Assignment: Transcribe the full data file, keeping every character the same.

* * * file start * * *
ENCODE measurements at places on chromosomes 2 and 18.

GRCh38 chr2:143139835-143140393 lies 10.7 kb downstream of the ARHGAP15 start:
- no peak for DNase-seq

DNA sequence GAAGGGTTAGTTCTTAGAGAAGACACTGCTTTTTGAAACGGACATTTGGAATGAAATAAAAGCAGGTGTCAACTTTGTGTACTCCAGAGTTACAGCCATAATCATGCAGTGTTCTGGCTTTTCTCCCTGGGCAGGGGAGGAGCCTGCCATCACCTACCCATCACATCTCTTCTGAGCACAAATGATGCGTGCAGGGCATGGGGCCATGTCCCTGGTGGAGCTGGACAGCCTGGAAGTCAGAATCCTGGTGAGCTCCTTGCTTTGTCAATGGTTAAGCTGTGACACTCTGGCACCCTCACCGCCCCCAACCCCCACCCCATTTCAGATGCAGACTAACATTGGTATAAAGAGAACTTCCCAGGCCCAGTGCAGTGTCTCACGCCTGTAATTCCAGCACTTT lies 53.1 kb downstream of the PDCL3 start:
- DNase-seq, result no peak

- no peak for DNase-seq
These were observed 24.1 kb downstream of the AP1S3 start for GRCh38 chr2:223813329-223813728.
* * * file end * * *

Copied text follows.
ENCODE measurements at places on chromosomes 2 and 18.

GRCh38 chr2:143139835-143140393 lies 10.7 kb downstream of the ARHGAP15 start:
- no peak for DNase-seq

DNA sequence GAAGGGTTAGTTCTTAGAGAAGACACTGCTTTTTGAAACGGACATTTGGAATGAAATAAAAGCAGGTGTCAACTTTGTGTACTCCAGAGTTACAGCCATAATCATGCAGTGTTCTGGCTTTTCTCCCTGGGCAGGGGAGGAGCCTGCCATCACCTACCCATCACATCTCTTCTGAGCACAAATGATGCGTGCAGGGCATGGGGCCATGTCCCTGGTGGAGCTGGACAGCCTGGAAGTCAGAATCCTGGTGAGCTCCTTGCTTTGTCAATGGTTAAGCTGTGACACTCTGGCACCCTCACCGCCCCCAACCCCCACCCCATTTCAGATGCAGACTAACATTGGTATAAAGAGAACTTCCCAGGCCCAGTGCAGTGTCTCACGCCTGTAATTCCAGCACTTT lies 53.1 kb downstream of the PDCL3 start:
- DNase-seq, result no peak

- no peak for DNase-seq
These were observed 24.1 kb downstream of the AP1S3 start for GRCh38 chr2:223813329-223813728.